Comparison Of Autobiography Of Malcolm X: Society And Self-Identity

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The Autobiography of Malcolm X: Society and Self-Identity The Autobiography of Malcolm X, written by Alex Haley, tells the story of Malcolm Little and his growth and change through life. Although the main purpose of autobiographies is to tell the story of one’s life through the individual’s own perspective, this story seems to have a greater purpose: to express the theme of the transformation and discovery of self-identity through the journey of Malcolm X’s life, as well as the influence and power of society on one’s self-identity. His character is molded and created over again by the changing influences throughout his life, often swayed by the oppression surrounding him. He learns to view the oppression and racism in his world from a different perspective as he matures in the autobiography. The story introduces the reader to Malcolm’s world before we meet Malcolm himself. It begins with the Klu Klux Klan’s visit to his house and mother. This foreshadowed the rest of Malcolm’s life, as it was filled with racism and oppression. Next, we learn of the favoritism Malcolm’s father had for him, likely because of his lighter skin …show more content…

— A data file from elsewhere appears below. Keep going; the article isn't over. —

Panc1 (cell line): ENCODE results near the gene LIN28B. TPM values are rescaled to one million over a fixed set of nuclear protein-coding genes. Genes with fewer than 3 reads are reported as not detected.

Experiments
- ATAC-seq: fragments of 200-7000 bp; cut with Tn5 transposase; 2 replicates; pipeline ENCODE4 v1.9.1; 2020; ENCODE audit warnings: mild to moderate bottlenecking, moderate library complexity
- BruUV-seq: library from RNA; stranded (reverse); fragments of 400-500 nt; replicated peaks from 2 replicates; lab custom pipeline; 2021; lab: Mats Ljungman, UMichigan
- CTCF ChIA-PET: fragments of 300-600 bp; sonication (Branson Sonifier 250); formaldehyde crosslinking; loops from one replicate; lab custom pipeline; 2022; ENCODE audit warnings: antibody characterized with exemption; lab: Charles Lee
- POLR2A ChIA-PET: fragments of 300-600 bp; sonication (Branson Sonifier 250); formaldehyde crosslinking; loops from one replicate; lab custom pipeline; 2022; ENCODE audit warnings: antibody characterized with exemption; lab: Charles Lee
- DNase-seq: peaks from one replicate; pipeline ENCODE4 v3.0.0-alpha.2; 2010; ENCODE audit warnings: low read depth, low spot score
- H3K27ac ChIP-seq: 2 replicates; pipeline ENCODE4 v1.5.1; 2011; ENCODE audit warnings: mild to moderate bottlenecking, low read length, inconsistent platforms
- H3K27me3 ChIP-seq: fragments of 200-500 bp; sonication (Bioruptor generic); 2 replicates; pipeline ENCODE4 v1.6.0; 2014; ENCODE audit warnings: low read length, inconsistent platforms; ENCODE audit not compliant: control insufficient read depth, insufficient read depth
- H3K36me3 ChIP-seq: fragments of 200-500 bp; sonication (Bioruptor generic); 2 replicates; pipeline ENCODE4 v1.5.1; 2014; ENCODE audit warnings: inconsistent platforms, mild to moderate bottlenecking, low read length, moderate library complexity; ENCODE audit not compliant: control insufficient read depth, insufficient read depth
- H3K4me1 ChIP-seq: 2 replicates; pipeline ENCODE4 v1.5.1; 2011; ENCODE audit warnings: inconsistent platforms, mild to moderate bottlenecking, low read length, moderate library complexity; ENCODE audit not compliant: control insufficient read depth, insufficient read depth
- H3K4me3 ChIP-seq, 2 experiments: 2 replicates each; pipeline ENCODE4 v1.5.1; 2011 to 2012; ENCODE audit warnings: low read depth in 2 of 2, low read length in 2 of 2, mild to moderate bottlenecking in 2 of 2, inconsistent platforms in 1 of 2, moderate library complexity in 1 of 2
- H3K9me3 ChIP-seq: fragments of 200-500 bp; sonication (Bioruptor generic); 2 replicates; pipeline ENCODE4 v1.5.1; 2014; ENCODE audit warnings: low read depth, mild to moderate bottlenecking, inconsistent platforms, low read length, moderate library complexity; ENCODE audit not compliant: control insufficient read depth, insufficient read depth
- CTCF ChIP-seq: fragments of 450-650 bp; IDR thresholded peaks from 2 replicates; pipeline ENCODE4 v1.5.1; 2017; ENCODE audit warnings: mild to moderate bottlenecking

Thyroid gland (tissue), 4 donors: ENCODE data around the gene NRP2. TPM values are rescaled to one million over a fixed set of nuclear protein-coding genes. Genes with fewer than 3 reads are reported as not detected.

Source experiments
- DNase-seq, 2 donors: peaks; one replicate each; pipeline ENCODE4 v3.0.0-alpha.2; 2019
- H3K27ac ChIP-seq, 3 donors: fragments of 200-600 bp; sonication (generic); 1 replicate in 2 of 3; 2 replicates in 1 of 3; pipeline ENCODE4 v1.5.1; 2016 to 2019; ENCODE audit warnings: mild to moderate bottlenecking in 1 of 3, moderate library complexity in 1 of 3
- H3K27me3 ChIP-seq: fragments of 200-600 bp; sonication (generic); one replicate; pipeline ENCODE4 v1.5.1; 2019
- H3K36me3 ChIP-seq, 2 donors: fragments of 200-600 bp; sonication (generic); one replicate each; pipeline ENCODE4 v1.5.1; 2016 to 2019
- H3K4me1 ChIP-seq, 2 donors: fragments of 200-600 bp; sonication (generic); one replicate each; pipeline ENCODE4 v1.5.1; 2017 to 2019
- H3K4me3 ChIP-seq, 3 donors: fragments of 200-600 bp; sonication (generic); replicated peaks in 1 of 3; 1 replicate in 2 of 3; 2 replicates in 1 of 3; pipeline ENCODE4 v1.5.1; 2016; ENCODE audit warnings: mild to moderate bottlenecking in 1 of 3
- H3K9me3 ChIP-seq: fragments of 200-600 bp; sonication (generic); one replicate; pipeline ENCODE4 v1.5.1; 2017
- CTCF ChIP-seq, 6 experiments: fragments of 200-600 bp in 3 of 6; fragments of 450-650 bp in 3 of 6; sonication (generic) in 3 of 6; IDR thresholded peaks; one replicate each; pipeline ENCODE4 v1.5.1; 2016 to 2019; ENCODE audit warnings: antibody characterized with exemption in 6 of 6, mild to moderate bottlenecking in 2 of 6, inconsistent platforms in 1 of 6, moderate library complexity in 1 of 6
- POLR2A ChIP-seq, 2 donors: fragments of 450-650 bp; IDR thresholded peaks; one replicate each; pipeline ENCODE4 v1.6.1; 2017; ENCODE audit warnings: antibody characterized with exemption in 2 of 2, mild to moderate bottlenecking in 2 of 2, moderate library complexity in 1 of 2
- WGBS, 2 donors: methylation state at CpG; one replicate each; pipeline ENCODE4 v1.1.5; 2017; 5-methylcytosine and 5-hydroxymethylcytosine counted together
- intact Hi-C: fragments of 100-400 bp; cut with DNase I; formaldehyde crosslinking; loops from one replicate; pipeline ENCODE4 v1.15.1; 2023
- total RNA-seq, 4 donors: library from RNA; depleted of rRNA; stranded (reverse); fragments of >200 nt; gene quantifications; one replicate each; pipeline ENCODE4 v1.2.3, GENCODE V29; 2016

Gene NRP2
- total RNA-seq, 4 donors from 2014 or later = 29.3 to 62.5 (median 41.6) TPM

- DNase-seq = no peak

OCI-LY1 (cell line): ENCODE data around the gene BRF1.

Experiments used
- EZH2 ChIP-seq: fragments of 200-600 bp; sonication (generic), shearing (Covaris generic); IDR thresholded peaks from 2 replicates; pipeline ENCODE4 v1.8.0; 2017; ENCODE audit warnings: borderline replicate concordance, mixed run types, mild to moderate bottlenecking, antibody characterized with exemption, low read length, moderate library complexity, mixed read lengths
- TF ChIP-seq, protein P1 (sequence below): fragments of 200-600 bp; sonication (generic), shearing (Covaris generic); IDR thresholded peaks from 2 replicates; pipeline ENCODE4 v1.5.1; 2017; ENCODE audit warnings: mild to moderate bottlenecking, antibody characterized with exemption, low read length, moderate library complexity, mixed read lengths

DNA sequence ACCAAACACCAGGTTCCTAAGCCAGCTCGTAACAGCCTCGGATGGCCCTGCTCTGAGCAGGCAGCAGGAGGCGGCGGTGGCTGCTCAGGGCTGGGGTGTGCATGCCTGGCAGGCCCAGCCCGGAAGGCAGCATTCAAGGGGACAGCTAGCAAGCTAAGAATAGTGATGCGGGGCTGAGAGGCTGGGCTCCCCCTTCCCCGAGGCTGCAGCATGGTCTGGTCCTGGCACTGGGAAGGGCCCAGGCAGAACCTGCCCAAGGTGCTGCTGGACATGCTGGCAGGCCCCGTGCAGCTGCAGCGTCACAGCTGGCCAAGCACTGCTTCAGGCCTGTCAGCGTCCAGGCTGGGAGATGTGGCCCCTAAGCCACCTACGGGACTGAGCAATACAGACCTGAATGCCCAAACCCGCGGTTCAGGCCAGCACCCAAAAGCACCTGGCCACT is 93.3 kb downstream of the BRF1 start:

45). Malcolm feels he identifies more with the hip people of the ghetto, and aspires to learn more of this newfound culture. He meets Shorty and dives deeper into criminal habits, as well as drugs and alcohol. He begins sporting zoot suits and undergoes getting a conk, a hairstyle that requires the painful procedure of chemically straightening the natural African American hair (p 55). He believes at the time that he has found a community where his race and culture are celebrated. The conk, however, is a result of oppression. He later realizes this, and says that a conk is a sign that a black person has lost his sense of self-identity (p. 57,

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